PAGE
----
As I mentioned, I was lucky and never had a supply problem.  If anything, I had oversupply, especially if she went more than six hours between feedings.  I’d use a hand pump when I first woke up to slow the flow a little bit because otherwise she would sputter and choke a bit.  I know that sometimes there are health issues and supply simply isn’t there, no matter what.  I found that drinking a lot of water (80 ounces a day), eating a balanced diet, and offering milk often was key in establishing and maintaining a good supply.  I used this lactation cookie recipe, which may or may not do anything to help but they’re delicious and any excuse to eat cookies, amiright?  Provided there are no underlying issues, it is truly a supply and demand system.  The more the baby is offered the breast and the more the baby consumes, the more is produced.  I pumped around once a day from the time Ava was about three months old until she was around six months old (I think – I don’t remember for sure) and built up a little supply of frozen milk for her to drink when I was away from her.  I hated pumping and didn’t get much from a pumping session so it felt kind of pointless.  If you pump and don’t get much, don’t worry about how much the baby is consuming, provided the appropriate number of diapers are being change and weight gain is on the curve (even a low curve – Ava was in the 3rd-5th percentile for the first 9 months or so, but she was gaining steady and staying on that curve, so there was no need for concern.)  A baby is always going to get more milk than a pump!  Always.  That’s how our bodies are made.  If we have another child and our lifestyle remains the same in terms of when I go back to work and how often I’m in the office, I anticipate that I won’t pump and we’ll have formula on hand for when I’m not there to feed the baby (provided I am able to/decide to breastfeed in the first place!).  But who knows – why make that plan before it needs to be made?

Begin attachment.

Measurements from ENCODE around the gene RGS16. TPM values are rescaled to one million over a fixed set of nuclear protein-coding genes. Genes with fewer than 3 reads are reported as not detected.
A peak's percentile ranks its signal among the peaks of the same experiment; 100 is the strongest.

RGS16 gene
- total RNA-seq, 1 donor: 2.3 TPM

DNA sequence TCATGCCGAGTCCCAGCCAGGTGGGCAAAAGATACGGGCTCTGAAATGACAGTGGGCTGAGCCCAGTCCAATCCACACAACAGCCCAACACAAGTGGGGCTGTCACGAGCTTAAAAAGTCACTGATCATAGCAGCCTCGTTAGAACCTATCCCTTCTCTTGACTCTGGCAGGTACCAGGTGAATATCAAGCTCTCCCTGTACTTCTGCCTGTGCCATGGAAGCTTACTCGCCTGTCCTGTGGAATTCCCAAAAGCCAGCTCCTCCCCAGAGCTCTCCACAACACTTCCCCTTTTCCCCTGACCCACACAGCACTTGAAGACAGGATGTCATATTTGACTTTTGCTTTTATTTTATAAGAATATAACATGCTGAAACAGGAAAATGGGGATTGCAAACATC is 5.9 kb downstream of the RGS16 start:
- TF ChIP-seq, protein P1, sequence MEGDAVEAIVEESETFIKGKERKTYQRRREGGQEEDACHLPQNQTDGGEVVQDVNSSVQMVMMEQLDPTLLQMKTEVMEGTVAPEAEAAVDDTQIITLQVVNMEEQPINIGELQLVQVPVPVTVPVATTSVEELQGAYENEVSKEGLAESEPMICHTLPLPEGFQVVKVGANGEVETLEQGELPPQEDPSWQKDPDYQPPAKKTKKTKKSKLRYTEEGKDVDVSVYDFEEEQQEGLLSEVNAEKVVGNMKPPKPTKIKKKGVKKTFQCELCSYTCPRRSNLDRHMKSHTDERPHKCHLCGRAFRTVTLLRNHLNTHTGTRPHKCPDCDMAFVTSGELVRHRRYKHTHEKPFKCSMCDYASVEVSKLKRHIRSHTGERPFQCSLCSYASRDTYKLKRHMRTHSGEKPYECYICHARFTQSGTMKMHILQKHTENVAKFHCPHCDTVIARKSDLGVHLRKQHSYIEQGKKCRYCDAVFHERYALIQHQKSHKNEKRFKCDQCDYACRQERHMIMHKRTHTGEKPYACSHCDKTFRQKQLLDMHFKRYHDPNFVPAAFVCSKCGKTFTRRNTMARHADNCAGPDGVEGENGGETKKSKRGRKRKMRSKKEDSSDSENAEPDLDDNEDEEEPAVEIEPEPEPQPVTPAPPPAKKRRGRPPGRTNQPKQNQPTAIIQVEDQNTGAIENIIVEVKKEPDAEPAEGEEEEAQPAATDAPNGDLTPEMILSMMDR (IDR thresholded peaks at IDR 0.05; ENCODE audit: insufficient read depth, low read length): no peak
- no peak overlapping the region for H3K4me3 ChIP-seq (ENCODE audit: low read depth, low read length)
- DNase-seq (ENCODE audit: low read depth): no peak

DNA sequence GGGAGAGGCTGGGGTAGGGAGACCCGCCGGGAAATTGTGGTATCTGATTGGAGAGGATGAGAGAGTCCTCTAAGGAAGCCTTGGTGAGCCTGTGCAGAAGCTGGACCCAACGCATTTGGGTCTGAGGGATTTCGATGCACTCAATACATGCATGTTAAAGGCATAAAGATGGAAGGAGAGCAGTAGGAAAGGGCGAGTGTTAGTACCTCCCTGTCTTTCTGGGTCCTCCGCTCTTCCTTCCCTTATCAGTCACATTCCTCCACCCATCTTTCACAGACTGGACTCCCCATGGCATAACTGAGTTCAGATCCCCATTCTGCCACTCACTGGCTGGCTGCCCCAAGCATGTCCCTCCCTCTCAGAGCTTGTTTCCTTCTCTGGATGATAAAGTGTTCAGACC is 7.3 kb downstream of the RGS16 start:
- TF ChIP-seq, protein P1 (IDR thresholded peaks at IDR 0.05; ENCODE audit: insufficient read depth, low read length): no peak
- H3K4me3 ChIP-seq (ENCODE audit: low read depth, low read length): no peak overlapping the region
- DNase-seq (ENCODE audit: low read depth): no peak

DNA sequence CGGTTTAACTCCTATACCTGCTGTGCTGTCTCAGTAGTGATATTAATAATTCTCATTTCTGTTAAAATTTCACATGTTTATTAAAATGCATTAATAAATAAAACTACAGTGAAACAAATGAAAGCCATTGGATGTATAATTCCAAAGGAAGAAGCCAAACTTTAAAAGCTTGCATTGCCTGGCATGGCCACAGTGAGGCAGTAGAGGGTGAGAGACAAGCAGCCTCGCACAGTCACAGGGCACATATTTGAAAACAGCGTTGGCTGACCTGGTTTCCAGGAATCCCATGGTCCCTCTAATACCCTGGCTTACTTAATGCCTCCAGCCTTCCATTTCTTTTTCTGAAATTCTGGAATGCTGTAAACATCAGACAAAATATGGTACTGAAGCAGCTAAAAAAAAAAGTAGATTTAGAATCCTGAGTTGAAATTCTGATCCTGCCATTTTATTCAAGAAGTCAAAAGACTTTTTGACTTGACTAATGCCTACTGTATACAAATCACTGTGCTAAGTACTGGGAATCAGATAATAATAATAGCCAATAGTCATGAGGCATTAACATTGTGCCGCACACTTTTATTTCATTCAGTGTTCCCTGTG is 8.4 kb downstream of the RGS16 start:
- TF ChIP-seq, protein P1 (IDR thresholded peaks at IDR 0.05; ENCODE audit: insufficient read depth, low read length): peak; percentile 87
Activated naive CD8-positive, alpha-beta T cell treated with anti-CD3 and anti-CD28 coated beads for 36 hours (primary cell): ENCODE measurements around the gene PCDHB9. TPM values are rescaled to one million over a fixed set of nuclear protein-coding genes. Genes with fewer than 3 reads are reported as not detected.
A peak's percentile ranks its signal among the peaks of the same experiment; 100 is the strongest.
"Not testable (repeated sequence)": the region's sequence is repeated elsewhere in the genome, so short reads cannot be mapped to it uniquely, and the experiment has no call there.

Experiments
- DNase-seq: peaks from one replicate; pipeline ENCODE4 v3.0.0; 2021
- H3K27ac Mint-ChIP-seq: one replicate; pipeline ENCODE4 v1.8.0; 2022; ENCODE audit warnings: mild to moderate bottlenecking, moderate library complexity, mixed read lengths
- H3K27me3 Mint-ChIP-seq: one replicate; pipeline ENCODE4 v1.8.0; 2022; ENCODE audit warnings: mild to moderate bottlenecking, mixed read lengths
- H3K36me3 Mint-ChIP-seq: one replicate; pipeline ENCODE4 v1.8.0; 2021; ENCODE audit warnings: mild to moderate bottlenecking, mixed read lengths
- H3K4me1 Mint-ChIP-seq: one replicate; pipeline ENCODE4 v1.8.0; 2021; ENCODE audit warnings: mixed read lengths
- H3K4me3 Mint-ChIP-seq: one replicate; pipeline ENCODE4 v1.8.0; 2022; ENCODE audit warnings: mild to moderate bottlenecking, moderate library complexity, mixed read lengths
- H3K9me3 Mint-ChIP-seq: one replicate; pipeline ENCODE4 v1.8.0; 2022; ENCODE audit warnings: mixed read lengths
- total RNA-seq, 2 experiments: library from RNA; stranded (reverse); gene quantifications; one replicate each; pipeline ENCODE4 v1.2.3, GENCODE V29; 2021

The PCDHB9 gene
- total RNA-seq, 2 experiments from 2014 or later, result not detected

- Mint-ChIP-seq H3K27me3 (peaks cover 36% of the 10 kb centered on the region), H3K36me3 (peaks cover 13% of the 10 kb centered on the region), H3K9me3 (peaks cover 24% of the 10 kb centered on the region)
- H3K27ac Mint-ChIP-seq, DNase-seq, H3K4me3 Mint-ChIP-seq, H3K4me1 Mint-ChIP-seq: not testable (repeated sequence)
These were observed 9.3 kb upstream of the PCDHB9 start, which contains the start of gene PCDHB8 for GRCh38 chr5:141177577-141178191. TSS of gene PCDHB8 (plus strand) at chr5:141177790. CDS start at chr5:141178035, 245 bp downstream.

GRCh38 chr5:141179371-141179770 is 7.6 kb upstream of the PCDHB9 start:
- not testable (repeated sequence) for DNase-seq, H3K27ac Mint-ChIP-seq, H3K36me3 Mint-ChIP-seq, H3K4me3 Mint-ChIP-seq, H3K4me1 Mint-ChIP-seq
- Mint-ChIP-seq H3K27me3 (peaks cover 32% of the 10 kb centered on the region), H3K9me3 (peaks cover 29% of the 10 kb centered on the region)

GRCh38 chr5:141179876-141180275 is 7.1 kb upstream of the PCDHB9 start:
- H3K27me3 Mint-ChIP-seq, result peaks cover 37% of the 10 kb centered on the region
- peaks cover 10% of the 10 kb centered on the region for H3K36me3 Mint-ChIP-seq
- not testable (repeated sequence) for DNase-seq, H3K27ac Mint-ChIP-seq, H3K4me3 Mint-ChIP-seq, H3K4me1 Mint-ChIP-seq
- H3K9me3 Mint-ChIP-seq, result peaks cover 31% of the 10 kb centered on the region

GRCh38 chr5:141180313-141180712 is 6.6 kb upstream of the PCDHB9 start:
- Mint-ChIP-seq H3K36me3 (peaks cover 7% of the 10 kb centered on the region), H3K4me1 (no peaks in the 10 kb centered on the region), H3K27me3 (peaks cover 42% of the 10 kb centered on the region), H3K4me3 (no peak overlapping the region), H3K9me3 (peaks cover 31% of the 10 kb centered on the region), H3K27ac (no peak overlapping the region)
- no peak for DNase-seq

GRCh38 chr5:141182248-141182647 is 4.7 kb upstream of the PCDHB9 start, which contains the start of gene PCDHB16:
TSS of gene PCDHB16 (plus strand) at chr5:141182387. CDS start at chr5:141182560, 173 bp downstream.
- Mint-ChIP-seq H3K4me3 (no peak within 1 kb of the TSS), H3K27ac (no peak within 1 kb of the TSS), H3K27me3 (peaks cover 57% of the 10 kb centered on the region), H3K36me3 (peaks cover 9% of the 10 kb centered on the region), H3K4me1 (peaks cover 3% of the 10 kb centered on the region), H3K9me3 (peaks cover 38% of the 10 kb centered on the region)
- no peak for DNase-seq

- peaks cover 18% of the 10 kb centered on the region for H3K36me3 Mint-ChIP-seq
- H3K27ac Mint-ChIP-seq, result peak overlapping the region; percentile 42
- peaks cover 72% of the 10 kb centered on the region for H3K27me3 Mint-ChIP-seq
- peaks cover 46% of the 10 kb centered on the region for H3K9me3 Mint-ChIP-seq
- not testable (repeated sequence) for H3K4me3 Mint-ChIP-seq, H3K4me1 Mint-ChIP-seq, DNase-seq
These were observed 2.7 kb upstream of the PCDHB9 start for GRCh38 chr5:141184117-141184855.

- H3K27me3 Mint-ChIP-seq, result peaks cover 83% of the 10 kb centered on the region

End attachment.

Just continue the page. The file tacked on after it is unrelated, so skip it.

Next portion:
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We got the go-ahead from our pediatrician to offer cereal at four months, but I was intrigued by the idea of baby led weaning.  After reading Baby Led Weaning:  The Essential Guide to Introducing Solid Foods-and Helping Your Baby Grow Up a Happy and Confident Eater and talking to Kevin about what it entails, we decided to go that route.  Official baby led weaning means that the baby is only offered breastmilk or formula until they are at least six months old and even then they need to meet other criteria like being able to sit up unsupported, have lost the tongue thrust reflex, and be able to grasp and hold on to food.  The book talks about how a baby’s digestive system isn’t fully developed at four months old.  I am no doctor and know nothing about the development of a baby’s digestive system, but I genuinely believe that it does not hurt to let their little systems develop without the introduction of solid food (even something as mild as rice cereal) in the first six months.